Your Free-Range Chicken Had a Great Life, But the Man Who Cooked It Makes a Subsistance Wage (Barely)

In a powerful essay for The New Inquiry, Willoughby Cooke explores how the farm to table movement has done little—if anything—to improve the lives of people who work in restaurants. He writes: “I have worked as a cook in the restaurant industry for the past decade, and it has become clear to me over the years that the vision of a sustainable food system ignores one key element: working conditions. In other words, it ignores me — the grunt, the cog, the line cook making your dinner.”

Cooke has worked as “a prep cook, fry cook, pantry cook, grill cook, pastry chef, and baker. The least [he’s] made was $7.50 per hour; the most was $13.50. To be a line cook and eventually a chef you must submit to the hell that is the professional kitchen: long hours, low pay, no breaks, no respect.” This essay is a must, must read.


12 Comments / Post A Comment

EM (#1,012)

I wish there was an accountability system for worker conditions in restaurants. There isn’t really a way of knowing if you are eating at a place that treats its cooks and servers decently, even if you know whether the food is local and organic and how many five-star Yelp reviews it has.

josefinastrummer (#1,850)

@Michelle I think it would be great to have a Yelp for employers. I would love to tell the world about my ex-boss at the only job I have ever walked out on. And just like Yelp, you can take or leave what you read.

thecoffeestain (#1,483)

I have spent most of my formative years working in restaurants like this, but on the front end (never the back). Everything he says is completely accurate; even in the North East, surrounded by college kids on their parents bankroll and executives/white collar types who make more money than should be legal. It’s insanely discouraging to see the owners of a restaurant strutting around like they’re a Food Network star, when really they more closely resemble the shark you’re serving as a special that evening for $25 a plate. Add to that pile knowing that the likelihood of your success in becoming a chef-owner one day is a fraction of a percent? It’s a wonder we lifers even stick around through the sado-masochism of the kitchen or the restaurant floor.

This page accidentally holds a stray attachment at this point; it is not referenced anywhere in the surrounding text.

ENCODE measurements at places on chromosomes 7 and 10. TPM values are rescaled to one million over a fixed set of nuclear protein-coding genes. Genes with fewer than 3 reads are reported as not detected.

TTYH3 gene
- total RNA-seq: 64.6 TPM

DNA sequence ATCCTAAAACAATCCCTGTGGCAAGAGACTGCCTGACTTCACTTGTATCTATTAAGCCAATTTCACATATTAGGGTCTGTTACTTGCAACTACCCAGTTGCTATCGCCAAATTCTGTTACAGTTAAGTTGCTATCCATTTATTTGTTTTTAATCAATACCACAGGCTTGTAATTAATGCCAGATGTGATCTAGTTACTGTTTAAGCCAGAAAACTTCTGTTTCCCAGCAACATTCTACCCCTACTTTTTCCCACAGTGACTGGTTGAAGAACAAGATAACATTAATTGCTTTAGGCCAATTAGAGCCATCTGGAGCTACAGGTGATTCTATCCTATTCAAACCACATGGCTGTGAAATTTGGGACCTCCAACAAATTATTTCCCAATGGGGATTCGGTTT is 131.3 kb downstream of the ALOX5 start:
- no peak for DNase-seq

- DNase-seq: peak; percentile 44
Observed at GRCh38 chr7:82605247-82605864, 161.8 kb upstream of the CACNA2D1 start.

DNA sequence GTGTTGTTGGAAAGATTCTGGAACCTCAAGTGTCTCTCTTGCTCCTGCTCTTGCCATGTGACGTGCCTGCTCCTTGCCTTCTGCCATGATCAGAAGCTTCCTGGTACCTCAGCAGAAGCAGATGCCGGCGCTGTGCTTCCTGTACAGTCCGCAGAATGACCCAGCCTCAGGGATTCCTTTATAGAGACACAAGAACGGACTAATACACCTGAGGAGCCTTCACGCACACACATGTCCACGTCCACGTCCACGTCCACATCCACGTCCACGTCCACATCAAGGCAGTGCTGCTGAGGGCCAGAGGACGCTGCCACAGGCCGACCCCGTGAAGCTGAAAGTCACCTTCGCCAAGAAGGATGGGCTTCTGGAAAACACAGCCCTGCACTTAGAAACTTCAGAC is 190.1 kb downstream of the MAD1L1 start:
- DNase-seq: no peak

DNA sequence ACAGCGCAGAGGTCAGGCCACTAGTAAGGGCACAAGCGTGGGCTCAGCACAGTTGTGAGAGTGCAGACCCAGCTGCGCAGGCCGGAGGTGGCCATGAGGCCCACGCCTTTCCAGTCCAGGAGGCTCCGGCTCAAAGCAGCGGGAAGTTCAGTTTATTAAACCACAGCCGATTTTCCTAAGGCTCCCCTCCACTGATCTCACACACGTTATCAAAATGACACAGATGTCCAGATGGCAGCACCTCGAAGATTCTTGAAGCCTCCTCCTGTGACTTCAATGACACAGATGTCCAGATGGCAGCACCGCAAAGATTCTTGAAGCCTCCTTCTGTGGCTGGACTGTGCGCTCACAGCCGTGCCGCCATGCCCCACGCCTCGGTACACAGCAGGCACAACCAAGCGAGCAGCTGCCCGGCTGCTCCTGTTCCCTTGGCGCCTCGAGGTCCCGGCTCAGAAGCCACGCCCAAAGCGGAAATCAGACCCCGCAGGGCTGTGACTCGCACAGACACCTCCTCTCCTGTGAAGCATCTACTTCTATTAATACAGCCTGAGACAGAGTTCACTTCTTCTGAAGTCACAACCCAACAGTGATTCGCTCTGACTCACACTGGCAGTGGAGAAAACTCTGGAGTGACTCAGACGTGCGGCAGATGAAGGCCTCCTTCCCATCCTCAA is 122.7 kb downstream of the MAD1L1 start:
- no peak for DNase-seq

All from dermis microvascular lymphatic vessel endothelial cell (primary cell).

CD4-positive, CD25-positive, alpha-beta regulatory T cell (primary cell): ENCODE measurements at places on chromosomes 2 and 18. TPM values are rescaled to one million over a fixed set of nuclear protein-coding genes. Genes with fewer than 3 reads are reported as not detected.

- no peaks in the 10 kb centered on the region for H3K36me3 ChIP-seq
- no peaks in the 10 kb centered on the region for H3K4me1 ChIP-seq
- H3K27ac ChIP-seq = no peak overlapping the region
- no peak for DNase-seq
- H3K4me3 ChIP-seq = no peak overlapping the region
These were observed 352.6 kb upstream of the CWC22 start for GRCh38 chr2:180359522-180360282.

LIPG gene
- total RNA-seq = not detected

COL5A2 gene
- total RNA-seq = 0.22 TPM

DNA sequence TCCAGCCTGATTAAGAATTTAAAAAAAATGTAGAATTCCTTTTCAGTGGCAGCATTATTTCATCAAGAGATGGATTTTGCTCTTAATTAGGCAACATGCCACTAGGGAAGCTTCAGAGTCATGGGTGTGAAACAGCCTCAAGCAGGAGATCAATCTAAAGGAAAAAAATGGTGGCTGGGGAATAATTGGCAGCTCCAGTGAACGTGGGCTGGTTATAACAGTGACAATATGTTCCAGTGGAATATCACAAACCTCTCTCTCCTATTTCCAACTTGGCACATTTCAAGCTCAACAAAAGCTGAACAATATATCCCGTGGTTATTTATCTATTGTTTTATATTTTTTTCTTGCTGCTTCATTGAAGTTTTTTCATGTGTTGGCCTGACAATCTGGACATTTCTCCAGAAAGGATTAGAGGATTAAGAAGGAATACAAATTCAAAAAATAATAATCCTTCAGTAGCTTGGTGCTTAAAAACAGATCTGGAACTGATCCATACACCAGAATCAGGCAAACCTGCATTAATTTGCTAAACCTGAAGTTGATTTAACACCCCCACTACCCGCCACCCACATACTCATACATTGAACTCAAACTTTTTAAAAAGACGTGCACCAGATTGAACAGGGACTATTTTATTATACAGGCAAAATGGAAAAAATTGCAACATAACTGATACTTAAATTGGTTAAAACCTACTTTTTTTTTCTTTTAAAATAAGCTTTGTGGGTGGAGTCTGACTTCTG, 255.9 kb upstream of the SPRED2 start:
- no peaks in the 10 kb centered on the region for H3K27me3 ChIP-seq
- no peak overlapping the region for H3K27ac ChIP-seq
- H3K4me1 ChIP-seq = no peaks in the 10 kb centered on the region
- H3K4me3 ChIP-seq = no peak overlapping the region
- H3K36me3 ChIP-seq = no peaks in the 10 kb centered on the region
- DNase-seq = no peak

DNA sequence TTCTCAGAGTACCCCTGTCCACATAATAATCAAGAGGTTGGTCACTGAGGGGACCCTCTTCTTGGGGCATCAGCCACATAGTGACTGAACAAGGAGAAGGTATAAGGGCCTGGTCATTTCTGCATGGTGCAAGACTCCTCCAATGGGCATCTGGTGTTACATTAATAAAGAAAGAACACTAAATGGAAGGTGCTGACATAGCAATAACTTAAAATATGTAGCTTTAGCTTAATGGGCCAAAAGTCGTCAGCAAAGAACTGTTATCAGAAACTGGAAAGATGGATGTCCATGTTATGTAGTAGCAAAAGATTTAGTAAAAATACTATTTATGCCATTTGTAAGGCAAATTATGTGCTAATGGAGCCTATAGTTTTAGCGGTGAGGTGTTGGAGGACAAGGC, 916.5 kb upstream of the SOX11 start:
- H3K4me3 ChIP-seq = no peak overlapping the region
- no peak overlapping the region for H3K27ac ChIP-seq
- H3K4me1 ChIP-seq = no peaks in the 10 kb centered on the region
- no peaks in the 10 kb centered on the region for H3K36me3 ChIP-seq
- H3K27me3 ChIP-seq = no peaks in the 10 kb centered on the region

Props to you, Willoughby Cooke, for writing one of my favorite articles to date (and for slugging it through long hours and shitty pay in an effort to follow the path towards personal excellence).

No time to read this, I’m starting a charity to stop homeless pets from ending up in mass graves.

Also: In Denmark the negotiated minimum wage for low-paid workers is ~$20/hour, which McDonalds finally agreed to in 1989 after years of social pressure and sympathy strikes. A Big Mac in Denmark costs the equivalent of $4.65 — or $0.32 more than in the United States. I guess it can be done!

@stuffisthings Here are some interesting labor facts on full-service restaurants in the US. I seriously doubt the author’s assertion that prices would need to double in order to treat workers properly. As you can see from the data, restaurants as a whole do about $3 in sales per $1 of payroll — which, incidentally, is higher than for architects! ($2.69 in receipts per $1 of payroll). In other words, labor costs are about 1/3 of a restaurant’s total costs, including any profit.

Looking at it another way:
I don’t know how many dishes a fine dining chef is responsible for in a typical shift — smaller full-service restaurants I’ve worked in might have as few as 2 cooks on for lunch, while medium-sized ones might have 6 or 8 for dinner. So let’s say you have 5 cooks working an 8-hour dinner shift at your typical upscale urban hole-in-the-wall place, that’s 40 man(person)hours. Pay them all $10 more per hour and you’re talking $400 over the evening. Depending how spendy the restaurant is, that might be one four-top’s wine bill, or two date nights. Amortize that over every dish served to every diner and $1 per item should easily cover it. $1.25 and you could probably afford health care, too.

Weasley (#1,419)

This is one of the reasons I can never fully get behind the argument for getting rid of tips based wages for waiters and bartenders. I worked as a dishwasher and prepcook making $9/hour while the main chef was making $14/hour while the waiters complained if they made anything less than $18/hour in tips which was not very often.

@Weasley Did your waiters not tip you out? If so, they were assholes.

selenana (#673)

@stuffisthings I worked as a dishwasher for a couple of years and got tipped out only when the servers had a really really great night (maybe 2-3 times a year). Tipouts are not but are definitely not standard practice in a lot of places.

selenana (#673)

@selenana not=nice

AJ Sparkles (#150)

Recently had a discussion on this & was pointed to this great little zine:

Nick (#1,548)

It’s subsistence, not subsistance :)


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